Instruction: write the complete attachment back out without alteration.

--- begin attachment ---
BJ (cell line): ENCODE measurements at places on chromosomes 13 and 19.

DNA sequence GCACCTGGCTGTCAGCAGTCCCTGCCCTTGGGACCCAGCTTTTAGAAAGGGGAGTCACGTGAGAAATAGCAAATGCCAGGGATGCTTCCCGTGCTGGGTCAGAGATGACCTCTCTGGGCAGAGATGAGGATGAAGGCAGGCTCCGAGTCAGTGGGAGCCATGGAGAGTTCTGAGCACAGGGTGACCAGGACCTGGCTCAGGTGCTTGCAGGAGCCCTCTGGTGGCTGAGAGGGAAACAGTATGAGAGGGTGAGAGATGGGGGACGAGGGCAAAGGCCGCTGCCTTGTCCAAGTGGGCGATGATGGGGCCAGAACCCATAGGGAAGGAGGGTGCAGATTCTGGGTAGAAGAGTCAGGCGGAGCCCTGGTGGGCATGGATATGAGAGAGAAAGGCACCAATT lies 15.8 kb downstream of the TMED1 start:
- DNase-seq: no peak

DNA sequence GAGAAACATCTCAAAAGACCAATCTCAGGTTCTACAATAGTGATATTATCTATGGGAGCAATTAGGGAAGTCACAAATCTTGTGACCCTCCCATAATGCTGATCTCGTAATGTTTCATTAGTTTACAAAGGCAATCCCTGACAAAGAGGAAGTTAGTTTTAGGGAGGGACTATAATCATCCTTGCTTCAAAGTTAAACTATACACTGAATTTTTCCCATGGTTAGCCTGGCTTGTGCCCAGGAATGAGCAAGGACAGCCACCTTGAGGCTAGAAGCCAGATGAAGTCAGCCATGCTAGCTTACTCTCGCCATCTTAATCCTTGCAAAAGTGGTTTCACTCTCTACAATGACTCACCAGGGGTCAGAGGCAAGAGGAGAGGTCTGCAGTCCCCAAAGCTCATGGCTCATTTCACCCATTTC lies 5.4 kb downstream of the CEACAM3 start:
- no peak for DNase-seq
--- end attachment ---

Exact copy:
BJ (cell line): ENCODE measurements at places on chromosomes 13 and 19.

DNA sequence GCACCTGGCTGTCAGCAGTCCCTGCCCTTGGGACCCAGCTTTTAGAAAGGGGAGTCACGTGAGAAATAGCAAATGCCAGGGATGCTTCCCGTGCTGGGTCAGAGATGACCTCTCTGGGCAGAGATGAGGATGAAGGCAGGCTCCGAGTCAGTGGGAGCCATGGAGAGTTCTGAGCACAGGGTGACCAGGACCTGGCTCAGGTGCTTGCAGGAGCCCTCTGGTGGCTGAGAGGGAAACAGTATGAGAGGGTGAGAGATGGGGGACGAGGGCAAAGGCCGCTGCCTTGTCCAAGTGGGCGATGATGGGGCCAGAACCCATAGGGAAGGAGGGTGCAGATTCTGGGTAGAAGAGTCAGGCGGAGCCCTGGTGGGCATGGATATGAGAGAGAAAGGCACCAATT lies 15.8 kb downstream of the TMED1 start:
- DNase-seq: no peak

DNA sequence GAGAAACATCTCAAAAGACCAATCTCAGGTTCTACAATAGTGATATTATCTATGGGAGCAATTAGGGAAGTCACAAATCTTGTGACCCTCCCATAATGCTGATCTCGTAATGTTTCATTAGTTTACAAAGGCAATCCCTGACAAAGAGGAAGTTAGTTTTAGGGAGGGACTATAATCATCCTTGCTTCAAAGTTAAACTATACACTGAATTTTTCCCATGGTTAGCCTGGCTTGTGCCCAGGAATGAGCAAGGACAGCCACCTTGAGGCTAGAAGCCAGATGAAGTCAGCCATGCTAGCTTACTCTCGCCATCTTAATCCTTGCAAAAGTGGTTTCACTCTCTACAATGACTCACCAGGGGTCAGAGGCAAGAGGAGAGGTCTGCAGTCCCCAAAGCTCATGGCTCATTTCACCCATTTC lies 5.4 kb downstream of the CEACAM3 start:
- no peak for DNase-seq